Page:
Letter to the Editor: Paul Berube


Sarah Andrew

Bill Finley's report (Week In Review) in the Feb. 9 edition of TDN on NYRA's action to restrict wagering on its Pick 5 and Pick 6 wagers by computer-assisted wagering (CAW) players caught my attention, as does any article written on this form of wagering, which I call computer robotic wagering or bots for short.

My experience with the bots and their very smart and well- capitalized owner managers goes back 20 years or so. Then, as now, my opinion on wagering by the bots is that over the long haul, it is destructive to the pari-mutuel business. Bill makes the good points that the bots are pumping millions upon millions into race track pools and that this handle is coveted by tracks. Left unsaid, however, is the very real fact that wagering done via bots is totally reactive to pool money wagered by all other players, whether you call them normal, regulars, casual fans, squares or dumb money.

When the mathematical formulas used by the bots see an imbalance or value in the pools made by other players, this is when the bots craft and place bets to capture the perceived value. Naturally, the most effective time for these types of wagers to be made is as late as possible before pools close and this is why, on a daily basis, straight wagering odds and probable payoffs frequently drop sharply in the last wagering cycle. It cannot be overstated that the daily action of the bots is totally dependent on the other money coming from all other players. If these players wager less for whatever reason, the bots will also reduce proportionately . The life blood of the bots is other peoples' money and the only growth in bots wagering comes from this money.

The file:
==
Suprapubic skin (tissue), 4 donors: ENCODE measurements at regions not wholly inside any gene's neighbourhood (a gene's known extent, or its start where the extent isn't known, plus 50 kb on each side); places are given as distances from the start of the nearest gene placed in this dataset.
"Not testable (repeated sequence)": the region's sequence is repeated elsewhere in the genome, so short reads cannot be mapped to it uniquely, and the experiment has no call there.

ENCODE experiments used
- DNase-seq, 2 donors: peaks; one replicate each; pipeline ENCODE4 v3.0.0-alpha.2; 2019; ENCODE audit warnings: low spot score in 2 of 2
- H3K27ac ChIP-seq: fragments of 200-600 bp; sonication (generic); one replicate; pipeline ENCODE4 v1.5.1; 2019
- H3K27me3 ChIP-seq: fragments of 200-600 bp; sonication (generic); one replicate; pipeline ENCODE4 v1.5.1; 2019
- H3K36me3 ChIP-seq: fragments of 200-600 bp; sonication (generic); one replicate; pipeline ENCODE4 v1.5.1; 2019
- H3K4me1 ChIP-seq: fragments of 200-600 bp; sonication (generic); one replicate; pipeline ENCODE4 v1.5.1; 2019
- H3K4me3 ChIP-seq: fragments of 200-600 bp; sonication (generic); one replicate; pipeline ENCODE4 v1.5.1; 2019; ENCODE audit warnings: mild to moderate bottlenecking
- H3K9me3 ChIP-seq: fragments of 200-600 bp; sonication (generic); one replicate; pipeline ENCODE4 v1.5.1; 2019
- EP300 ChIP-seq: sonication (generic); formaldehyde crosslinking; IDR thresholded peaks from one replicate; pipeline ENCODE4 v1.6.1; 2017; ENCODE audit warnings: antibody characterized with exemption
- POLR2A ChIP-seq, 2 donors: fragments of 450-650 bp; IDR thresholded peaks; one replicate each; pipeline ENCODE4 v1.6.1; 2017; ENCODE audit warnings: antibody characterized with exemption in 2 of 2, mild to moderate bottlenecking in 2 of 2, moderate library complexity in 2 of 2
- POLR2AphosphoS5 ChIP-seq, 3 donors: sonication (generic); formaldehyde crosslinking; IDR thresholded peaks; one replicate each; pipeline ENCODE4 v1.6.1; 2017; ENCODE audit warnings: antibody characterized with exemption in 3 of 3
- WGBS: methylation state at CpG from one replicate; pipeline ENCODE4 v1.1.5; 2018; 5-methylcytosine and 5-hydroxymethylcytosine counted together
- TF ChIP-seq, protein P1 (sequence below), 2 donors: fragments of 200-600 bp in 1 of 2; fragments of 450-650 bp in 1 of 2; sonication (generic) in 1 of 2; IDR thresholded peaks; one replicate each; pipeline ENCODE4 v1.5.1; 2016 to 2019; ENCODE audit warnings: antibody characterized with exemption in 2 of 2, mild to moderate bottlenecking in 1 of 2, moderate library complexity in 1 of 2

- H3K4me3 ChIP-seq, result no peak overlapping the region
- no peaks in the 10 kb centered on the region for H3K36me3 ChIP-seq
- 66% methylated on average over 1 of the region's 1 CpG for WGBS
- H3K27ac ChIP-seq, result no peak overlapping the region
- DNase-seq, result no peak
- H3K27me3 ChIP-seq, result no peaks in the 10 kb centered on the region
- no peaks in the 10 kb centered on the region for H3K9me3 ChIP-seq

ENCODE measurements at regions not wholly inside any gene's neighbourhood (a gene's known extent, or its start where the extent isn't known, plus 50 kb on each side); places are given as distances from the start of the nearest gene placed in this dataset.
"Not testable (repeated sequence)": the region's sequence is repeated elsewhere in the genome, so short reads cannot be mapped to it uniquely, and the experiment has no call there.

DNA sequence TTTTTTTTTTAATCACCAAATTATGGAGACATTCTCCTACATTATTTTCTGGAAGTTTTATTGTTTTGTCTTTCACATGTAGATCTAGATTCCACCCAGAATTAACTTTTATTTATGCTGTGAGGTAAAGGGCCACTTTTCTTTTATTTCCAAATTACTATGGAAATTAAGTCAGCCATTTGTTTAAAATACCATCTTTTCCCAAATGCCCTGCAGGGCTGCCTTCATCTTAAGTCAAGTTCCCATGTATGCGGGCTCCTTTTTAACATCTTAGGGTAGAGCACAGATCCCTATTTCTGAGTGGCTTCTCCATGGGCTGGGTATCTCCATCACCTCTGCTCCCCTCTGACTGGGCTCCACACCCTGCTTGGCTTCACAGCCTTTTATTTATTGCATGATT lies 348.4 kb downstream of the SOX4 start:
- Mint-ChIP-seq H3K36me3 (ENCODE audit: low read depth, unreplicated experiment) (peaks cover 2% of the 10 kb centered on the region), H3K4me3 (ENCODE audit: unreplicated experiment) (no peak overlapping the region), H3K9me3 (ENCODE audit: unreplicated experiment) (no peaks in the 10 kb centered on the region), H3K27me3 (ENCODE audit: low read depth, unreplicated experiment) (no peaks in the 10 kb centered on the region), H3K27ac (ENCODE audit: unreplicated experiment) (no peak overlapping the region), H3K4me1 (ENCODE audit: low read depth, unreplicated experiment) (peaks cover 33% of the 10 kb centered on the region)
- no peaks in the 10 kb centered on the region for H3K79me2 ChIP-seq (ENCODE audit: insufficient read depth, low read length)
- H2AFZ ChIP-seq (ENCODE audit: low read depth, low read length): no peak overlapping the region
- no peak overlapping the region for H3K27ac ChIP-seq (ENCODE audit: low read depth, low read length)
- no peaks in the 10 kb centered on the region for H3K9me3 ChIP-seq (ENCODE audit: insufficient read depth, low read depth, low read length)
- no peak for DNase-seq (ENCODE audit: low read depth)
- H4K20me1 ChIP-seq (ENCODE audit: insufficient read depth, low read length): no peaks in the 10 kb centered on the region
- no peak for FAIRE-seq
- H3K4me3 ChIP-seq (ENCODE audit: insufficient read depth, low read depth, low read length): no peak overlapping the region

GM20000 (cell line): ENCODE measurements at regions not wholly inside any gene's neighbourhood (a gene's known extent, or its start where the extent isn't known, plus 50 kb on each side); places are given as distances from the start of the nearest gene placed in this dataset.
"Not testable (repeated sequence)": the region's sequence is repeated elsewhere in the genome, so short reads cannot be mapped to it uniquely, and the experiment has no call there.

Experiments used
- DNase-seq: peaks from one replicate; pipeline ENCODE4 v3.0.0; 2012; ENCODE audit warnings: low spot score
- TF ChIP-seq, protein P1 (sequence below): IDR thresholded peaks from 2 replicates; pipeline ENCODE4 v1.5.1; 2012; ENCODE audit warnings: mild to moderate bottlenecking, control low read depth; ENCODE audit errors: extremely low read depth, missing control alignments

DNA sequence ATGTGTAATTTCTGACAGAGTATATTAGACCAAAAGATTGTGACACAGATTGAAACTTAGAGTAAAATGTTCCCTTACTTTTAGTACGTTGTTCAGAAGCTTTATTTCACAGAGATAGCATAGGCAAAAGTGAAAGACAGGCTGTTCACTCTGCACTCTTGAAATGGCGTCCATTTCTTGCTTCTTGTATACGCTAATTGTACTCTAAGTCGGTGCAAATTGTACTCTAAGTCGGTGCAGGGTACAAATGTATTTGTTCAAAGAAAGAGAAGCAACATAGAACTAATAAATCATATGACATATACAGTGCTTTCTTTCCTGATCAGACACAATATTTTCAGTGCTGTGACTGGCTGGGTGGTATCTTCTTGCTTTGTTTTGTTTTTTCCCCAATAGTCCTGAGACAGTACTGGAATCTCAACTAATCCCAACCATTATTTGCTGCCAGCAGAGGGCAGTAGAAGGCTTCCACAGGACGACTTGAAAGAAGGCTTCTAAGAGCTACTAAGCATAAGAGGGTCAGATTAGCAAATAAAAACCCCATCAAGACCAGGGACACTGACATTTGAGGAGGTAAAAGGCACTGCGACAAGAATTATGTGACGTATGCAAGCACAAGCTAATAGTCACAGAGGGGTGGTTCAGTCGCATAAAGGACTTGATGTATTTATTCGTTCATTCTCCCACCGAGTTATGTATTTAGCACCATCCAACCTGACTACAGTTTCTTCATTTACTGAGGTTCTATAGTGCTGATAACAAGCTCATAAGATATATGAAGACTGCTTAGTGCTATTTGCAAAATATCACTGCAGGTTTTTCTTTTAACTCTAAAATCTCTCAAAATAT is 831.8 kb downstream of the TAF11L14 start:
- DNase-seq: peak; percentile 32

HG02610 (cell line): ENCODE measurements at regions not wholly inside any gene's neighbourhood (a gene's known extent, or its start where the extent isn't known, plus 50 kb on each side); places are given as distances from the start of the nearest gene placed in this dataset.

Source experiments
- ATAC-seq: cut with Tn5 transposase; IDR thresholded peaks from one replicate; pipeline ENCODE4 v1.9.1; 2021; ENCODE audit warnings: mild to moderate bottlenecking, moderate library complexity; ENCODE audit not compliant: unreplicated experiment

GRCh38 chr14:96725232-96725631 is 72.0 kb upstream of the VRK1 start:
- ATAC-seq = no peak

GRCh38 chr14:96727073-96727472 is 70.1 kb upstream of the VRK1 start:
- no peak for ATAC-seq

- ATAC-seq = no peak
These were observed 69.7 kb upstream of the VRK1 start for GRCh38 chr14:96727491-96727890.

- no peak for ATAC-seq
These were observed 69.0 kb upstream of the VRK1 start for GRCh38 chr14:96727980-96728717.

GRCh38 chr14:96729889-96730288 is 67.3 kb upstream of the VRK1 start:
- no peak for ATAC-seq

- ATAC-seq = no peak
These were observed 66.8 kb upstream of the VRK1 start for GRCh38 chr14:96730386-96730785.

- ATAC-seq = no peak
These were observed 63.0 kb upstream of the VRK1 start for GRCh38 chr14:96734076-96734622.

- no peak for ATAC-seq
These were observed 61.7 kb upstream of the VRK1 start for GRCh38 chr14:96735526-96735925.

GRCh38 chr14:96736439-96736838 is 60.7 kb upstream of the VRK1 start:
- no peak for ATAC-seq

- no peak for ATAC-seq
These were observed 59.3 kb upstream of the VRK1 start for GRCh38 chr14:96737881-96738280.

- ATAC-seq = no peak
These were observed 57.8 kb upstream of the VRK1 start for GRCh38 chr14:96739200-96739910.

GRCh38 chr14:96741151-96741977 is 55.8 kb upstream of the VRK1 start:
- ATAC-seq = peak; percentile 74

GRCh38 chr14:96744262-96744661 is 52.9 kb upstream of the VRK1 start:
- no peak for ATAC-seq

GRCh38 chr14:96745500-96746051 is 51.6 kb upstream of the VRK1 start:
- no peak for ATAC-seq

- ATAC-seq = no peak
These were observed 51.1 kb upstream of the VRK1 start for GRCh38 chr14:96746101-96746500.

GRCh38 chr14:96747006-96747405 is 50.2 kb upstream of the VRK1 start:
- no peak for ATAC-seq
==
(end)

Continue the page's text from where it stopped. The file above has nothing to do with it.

Earlier I labeled bots wagering as destructive to pari-mutuel wagering. When the bots win their wagers, the normal or regular players experience reduced payoffs which over time means less money in their pockets and less money to churn. When bots win, that normal churn factor is lost, because again, the bots only wager in proportion to the “other” money in the pools. When they hit in the big Pick 5/6 pools, their winnings or profits likely go into lifestyle purchases or other investments and thus lost for good insofar as pari-mutuel betting.

In the short term, the liquidity provided by bots wagering is enticing to race tracks, but in the long term–and racing today is squarely in the long term–the smaller payouts to other bettors, the tremendous money shift or negative settlements from host tracks and off-track wagering venues to the locations that host the bots means that an untold amount of churn has been and continues to be lost. I would offer that this is a major reason why annual pari-mutuel handle totals in the U.S. have not seen any real growth over these many years.

Finley also referred to the payment of rebates to the computer teams or players. The de facto increase in takeout to all other bettors and inherent unfairness to them is a whole other story that is worthy of further analysis.

So where does racing as a whole go from here? For sure it was easier to accept bots wagering into our pools than it will ever be to effectively control or eliminate it. But at some point in the future, racing operators will be forced to confront this reality. For racing to expend effort to create new fans and bettors is indeed a worthy venture especially for the bots who always need fresh money in their business model.

Paul W. Berube, Retired President , Thoroughbred Racing Protective Bureau

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